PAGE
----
1. Facilitating access to sustainable economic activity and employment.
2. Raising the level of investment.
3. Increasing market access.
4. Promoting a fair, efficient and competitive market place for businesses and consumers.
The Committee was told that, as a result of its consultations and discussions with various stakeholders, including the Committee, it had chosen to focus its various activities in 2000-01 on three key objectives, namely Promoting Small, Medium and Micro-Enterprises, Empowerment and Investment.
The Committee broadly endorses and supports this focus, provided of course that sufficient attention is paid to other important activities, including critical multi-lateral and regional trade relations. The Committee accepts the challenge to engage with the Department at regular intervals over the course of the financial year to assess progress in achieving these objectives. Clear measurable output indicators, that assess impact and relevance as well as measure activity, need to be developed as a matter of urgency.
While appreciating and supporting the new course being charted by the Department, the Committee is obliged to record its disquiet at the large sum left unspent from last year's budget. Although we understand that many of the Department's programmes involve transfers that cannot be predicted with absolute certainty in advance, the large amount that is unspent is, in our view, a cause for concern. We do, however, agree that it should also be seen as an opportunity. The Department has requested the Department of State Expenditure to permit "roll-overs" to support the taxi recapitalisation programme, the recapitalisation of Khula, incentives and other support for SMMEs. The Committee earnestly hopes that these funds are rolled over for such purposes. At the same time, we trust that, in the future, provision for such key strategic activities as the taxi and Khula recapitalisation will be made in the main budget.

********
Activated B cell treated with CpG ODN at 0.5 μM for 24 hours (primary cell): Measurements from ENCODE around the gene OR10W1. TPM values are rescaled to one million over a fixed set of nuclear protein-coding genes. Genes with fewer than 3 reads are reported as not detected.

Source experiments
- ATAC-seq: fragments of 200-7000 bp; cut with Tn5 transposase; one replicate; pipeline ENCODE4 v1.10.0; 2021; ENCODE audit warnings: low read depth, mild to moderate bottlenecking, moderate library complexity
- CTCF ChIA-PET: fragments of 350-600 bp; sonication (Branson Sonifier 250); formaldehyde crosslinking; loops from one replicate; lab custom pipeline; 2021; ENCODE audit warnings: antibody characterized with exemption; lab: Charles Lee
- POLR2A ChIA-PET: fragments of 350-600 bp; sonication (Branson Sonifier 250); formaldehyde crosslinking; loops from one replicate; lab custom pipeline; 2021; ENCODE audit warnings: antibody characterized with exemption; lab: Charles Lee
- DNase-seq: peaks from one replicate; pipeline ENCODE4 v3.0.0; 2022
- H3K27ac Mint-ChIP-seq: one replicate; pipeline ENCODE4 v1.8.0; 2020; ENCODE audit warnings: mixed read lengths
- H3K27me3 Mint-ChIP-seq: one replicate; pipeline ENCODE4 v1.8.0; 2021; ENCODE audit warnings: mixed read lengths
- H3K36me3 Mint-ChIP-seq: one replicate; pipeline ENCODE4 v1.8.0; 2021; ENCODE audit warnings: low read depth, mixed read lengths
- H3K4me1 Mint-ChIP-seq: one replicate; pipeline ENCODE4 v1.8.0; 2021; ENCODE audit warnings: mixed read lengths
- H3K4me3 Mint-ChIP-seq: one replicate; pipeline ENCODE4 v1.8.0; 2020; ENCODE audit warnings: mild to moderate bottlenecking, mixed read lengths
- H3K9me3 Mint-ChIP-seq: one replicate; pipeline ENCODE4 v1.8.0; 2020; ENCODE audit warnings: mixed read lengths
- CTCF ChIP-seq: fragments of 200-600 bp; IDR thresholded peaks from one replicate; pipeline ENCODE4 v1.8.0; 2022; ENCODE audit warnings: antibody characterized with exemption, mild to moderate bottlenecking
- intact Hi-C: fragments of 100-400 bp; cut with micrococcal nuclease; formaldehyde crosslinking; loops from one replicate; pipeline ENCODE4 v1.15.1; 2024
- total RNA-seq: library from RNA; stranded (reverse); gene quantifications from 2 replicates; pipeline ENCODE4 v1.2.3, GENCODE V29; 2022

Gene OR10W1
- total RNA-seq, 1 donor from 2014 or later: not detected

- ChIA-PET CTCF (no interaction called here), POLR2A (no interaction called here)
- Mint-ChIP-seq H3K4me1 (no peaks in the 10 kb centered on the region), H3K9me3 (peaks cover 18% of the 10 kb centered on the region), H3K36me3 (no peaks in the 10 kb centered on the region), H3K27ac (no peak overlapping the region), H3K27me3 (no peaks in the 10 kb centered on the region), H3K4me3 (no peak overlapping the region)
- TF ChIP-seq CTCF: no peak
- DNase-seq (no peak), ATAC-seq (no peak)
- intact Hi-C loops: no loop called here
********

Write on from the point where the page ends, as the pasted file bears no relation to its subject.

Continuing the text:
G. The Committee also draws attention to the following:
1. Both Ntsika and Khula have indicated that without additional funding they will be obliged to reduce their activities. We appreciate that the SMME strategy is currently under review and that it is the intention that SMME support becomes a priority activity and focus for the whole Department and not just for specific institutions. The role and scope of activities of both Khula and Ntsika may well change, and indeed, in our view, needs to change in important respects. At the same time, there is evidently a pressing need to expand the scope of SMME support. There is thus clearly a need to move speedily and decisively on the restructuring of the SMME programme and not allow the current uncertainty or budget constraints to result in a curtailment of services.
2. There is need for a wider debate on desirable targets for government support for institutions involved in science and technology like the CSIR. The CSIR is clearly a valuable national asset, and the appropriate level of governmental funding for such an institution needs to be established, at least in part, on the basis of strategic considerations and not merely in the process of competing for scarce fiscal resources.
3. Some evaluation and reassessment of the assignment of the management of a
number of key industrial policy programmes to the IDC need to be made as part of the process of restructuring. While the IDC has a pool of professional skills and capacities that the Department may not presently have, managing such programmes is not the core business of the IDC, and the Department has to pay a management fee. There may well be a case for continuing to assign such programmes to the IDC, but this needs to be reviewed.